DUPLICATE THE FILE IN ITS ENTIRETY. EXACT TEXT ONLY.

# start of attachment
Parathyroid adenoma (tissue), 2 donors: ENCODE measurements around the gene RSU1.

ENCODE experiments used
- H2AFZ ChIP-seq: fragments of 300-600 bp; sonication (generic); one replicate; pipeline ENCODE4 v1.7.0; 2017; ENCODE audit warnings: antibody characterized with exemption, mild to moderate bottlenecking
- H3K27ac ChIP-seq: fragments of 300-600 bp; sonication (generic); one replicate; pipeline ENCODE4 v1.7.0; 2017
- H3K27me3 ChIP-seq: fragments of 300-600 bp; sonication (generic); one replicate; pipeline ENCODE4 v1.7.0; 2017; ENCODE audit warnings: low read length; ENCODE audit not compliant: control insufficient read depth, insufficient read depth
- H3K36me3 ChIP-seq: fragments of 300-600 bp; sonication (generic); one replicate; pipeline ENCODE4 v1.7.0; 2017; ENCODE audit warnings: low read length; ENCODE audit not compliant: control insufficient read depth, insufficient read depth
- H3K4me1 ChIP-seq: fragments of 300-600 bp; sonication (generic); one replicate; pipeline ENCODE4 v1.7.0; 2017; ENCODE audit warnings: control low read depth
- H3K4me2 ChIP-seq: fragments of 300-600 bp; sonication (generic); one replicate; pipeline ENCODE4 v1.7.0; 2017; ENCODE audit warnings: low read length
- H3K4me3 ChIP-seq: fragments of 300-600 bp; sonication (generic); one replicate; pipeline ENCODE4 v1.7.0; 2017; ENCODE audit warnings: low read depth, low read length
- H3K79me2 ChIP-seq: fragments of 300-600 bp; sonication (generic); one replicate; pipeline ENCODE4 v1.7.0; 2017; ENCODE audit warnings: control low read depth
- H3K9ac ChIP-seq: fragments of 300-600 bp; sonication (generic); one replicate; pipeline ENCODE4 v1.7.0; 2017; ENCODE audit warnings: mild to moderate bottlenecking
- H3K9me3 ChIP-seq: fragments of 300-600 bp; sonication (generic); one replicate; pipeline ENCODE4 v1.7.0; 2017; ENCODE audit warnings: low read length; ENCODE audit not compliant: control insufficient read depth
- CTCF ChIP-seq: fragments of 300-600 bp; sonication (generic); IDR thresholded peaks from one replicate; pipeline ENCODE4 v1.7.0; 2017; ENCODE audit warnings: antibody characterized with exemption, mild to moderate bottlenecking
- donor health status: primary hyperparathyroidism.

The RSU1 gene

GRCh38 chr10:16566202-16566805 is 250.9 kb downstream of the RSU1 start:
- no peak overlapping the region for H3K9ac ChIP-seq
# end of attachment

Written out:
Parathyroid adenoma (tissue), 2 donors: ENCODE measurements around the gene RSU1.

ENCODE experiments used
- H2AFZ ChIP-seq: fragments of 300-600 bp; sonication (generic); one replicate; pipeline ENCODE4 v1.7.0; 2017; ENCODE audit warnings: antibody characterized with exemption, mild to moderate bottlenecking
- H3K27ac ChIP-seq: fragments of 300-600 bp; sonication (generic); one replicate; pipeline ENCODE4 v1.7.0; 2017
- H3K27me3 ChIP-seq: fragments of 300-600 bp; sonication (generic); one replicate; pipeline ENCODE4 v1.7.0; 2017; ENCODE audit warnings: low read length; ENCODE audit not compliant: control insufficient read depth, insufficient read depth
- H3K36me3 ChIP-seq: fragments of 300-600 bp; sonication (generic); one replicate; pipeline ENCODE4 v1.7.0; 2017; ENCODE audit warnings: low read length; ENCODE audit not compliant: control insufficient read depth, insufficient read depth
- H3K4me1 ChIP-seq: fragments of 300-600 bp; sonication (generic); one replicate; pipeline ENCODE4 v1.7.0; 2017; ENCODE audit warnings: control low read depth
- H3K4me2 ChIP-seq: fragments of 300-600 bp; sonication (generic); one replicate; pipeline ENCODE4 v1.7.0; 2017; ENCODE audit warnings: low read length
- H3K4me3 ChIP-seq: fragments of 300-600 bp; sonication (generic); one replicate; pipeline ENCODE4 v1.7.0; 2017; ENCODE audit warnings: low read depth, low read length
- H3K79me2 ChIP-seq: fragments of 300-600 bp; sonication (generic); one replicate; pipeline ENCODE4 v1.7.0; 2017; ENCODE audit warnings: control low read depth
- H3K9ac ChIP-seq: fragments of 300-600 bp; sonication (generic); one replicate; pipeline ENCODE4 v1.7.0; 2017; ENCODE audit warnings: mild to moderate bottlenecking
- H3K9me3 ChIP-seq: fragments of 300-600 bp; sonication (generic); one replicate; pipeline ENCODE4 v1.7.0; 2017; ENCODE audit warnings: low read length; ENCODE audit not compliant: control insufficient read depth
- CTCF ChIP-seq: fragments of 300-600 bp; sonication (generic); IDR thresholded peaks from one replicate; pipeline ENCODE4 v1.7.0; 2017; ENCODE audit warnings: antibody characterized with exemption, mild to moderate bottlenecking
- donor health status: primary hyperparathyroidism.

The RSU1 gene

GRCh38 chr10:16566202-16566805 is 250.9 kb downstream of the RSU1 start:
- no peak overlapping the region for H3K9ac ChIP-seq